The multifamily housing category of building permits for 2-4 units – comprised of duplexes, triplexes and fourplexes – is rarely in the news but, although numerically small compared to single-family and 5+ multifamily, they nonetheless contribute to the overall housing supply around the country.
Few people buy or build a multiunit “plex” property to house themselves and perhaps other family members. Some may occupy one-half and lease the other unit, but the vast majority of multiunit properties are for lease. They compete to some degree with apartments, for-lease single-family and rental condominiums or townhomes.
Some developers cater exclusively to this multifamily development style and build communities and neighborhoods a little at a time (and keep their debt load down), But a lot of the small-scale multifamily development around the country is more of a “mom & pop” operation. Small investors just getting into the real estate rental market can purchase a duplex or fourplex and reduce, if not cover, their mortgage payment with collected rent.
But are the days of the duplex going the way of the dodo bird? Based on the apartment construction trends in the following chart, it looks scary. From 1960-1987, the average ratio of 2-4-unit permits to total residential permits was 7.3%, with a few peaks and valleys in between. In fact, in the early 1980s, plex units comprised more than 10% of all residential units permitted.
That ratio appeared to have leveled off at an annual average of 4.4% from 1988-2008. This period includes some strong national economic growth spurts, including the pre-Great Recession housing bubble. The year 2008 was also the last year the ratio exceeded 4%. From the time of the recession forward, the ratio of plex units to total residential permits has steadily declined. From 2009-July 2017, the ratio for plexes has fallen to less than 3%, averaging 3.3%.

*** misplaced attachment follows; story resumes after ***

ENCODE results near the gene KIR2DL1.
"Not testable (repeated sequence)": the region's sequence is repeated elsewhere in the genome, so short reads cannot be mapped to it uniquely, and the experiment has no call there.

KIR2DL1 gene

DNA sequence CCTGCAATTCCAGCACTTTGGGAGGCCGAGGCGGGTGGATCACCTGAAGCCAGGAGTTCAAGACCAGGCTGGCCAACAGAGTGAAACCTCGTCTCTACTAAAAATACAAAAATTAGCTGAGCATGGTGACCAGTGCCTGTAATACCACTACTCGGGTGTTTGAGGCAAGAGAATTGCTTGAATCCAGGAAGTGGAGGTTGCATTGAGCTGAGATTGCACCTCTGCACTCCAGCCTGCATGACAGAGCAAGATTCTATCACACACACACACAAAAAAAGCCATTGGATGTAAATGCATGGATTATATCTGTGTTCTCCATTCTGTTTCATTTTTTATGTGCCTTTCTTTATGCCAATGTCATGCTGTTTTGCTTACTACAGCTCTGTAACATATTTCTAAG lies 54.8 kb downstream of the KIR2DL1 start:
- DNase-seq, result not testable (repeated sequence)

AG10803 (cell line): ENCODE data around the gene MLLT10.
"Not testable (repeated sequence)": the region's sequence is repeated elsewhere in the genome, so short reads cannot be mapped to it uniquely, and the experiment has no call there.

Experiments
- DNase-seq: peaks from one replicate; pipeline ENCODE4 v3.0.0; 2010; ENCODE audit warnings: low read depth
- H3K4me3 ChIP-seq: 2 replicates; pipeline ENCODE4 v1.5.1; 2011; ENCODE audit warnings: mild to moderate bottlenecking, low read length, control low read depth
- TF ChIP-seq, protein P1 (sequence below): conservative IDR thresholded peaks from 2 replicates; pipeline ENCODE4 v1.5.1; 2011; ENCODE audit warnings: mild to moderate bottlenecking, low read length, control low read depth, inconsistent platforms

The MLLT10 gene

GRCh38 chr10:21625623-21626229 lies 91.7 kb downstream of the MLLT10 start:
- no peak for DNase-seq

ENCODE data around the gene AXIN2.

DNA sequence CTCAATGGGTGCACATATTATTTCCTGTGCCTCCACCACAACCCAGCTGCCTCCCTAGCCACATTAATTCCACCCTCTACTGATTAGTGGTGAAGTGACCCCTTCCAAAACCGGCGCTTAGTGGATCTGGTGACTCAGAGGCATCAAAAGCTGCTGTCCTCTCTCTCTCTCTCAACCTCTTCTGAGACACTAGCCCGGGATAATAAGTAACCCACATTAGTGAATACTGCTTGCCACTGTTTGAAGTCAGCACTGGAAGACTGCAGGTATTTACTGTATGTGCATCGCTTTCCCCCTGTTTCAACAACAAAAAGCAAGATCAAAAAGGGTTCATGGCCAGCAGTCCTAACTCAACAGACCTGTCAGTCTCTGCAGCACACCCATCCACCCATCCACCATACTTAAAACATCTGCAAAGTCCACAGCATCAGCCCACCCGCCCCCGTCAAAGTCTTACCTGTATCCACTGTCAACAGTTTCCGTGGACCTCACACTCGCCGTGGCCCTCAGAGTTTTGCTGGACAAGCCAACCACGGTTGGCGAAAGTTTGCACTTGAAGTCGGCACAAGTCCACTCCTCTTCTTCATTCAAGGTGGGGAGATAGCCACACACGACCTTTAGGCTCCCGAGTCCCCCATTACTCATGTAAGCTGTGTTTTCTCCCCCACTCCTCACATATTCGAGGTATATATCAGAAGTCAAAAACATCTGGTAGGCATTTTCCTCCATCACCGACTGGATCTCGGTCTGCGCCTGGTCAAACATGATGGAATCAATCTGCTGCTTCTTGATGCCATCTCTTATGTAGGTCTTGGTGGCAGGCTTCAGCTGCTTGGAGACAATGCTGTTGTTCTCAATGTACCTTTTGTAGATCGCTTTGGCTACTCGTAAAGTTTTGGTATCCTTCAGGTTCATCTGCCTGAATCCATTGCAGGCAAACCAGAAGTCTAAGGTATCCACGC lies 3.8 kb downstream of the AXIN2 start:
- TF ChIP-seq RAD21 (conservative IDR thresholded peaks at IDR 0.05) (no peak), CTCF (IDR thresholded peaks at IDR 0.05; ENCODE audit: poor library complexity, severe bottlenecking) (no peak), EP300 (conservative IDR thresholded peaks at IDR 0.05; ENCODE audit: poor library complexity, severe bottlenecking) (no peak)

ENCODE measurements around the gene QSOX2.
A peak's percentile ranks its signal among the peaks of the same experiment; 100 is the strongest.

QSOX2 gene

For comparison, the ratio of 5+ multifamily housing units to total units permitted also is included in the above chart. While apartment construction trends have fluctuated in 5+ unit permitting since 1960, and the long-term general trend for 5+ multifamily has a slight downward tilt, the post-recession trend for 5+ permitting is upward. The long-term trend for plexes has a steeper decline than the 5+ multifamily category’s long-term trend.
Again, does this mean the eventual end of new development for 2-4-unit buildings? Not likely. As seen in the following chart, the number of 2-4-unit buildings has been increasing slowly since the Great Recession, along with single-family units, according to apartment construction trends. Historically, plex and single-family permitting have tracked closely together (the chart shows only the 1990-present period). However, it is evident that the gap in growth rates has increased between them since about 2013, with the exception of an unusually strong year in 2016 for plexes.
While the 2-4-unit housing option will not likely disappear, they comprise a shrinking share of total multifamily housing options. Competition from the huge increase in rental single-family properties (because of foreclosures from the housing bust) has dampened demand for attached 2-4-unit rentals. Why rent an attached property when you can have a home and yard to yourself? Eventually, some of these single-family rentals will return to the owner market as prices increase and demand continues, reducing the pressure on 2-4-unit rentals.